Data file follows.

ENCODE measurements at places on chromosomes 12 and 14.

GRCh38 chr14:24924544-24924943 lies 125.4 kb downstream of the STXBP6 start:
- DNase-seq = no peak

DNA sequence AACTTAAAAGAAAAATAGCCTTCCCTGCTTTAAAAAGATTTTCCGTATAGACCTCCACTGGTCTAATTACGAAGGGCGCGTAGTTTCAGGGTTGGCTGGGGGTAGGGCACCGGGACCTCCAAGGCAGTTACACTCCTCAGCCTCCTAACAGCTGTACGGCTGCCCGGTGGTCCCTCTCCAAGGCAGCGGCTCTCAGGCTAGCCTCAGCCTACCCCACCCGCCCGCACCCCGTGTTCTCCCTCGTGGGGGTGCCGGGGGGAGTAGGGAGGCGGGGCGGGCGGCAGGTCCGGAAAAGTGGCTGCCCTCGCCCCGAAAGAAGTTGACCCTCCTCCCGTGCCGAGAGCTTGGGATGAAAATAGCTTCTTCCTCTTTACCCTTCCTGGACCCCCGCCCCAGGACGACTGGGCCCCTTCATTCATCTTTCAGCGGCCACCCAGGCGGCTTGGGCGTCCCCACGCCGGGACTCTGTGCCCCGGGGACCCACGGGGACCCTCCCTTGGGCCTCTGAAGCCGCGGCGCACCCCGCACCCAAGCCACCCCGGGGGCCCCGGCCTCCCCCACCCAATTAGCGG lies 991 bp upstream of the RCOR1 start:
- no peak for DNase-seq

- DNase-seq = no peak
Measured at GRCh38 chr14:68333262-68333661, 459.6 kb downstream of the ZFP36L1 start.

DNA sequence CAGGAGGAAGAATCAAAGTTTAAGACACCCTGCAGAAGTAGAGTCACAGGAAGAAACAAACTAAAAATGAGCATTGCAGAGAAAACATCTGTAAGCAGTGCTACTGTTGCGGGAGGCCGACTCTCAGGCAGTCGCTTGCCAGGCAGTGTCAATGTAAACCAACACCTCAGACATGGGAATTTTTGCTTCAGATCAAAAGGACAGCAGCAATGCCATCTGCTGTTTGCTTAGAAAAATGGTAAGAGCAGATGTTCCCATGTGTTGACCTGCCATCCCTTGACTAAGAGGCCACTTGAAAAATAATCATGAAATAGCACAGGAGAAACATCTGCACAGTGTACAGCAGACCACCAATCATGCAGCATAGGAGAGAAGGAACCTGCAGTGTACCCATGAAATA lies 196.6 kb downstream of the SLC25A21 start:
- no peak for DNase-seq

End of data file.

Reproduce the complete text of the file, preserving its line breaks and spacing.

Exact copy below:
ENCODE measurements at places on chromosomes 12 and 14.

GRCh38 chr14:24924544-24924943 lies 125.4 kb downstream of the STXBP6 start:
- DNase-seq = no peak

DNA sequence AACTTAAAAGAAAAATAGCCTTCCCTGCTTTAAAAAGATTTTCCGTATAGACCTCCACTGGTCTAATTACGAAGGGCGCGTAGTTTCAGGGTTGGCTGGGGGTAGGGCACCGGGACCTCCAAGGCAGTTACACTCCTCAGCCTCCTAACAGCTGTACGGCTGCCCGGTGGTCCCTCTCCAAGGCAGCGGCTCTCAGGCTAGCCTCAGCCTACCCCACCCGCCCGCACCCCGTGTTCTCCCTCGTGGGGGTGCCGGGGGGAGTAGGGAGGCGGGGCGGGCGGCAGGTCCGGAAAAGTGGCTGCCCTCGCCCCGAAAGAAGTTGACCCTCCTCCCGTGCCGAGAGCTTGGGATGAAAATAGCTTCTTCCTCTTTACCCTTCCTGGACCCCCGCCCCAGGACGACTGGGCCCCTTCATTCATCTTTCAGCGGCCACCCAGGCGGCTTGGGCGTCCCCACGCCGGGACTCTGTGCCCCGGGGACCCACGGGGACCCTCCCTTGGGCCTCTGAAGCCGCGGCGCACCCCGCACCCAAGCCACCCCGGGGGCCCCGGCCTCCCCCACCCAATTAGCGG lies 991 bp upstream of the RCOR1 start:
- no peak for DNase-seq

- DNase-seq = no peak
Measured at GRCh38 chr14:68333262-68333661, 459.6 kb downstream of the ZFP36L1 start.

DNA sequence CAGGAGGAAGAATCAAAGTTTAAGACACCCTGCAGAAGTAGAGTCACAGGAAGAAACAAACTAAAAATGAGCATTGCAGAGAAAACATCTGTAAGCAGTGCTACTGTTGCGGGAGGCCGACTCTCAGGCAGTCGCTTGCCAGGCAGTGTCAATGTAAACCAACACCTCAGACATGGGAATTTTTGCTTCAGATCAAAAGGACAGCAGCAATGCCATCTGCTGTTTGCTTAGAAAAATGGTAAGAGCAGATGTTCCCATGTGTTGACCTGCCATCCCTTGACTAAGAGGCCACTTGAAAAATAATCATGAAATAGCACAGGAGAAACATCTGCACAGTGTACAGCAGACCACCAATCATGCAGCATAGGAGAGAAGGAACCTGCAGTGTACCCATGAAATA lies 196.6 kb downstream of the SLC25A21 start:
- no peak for DNase-seq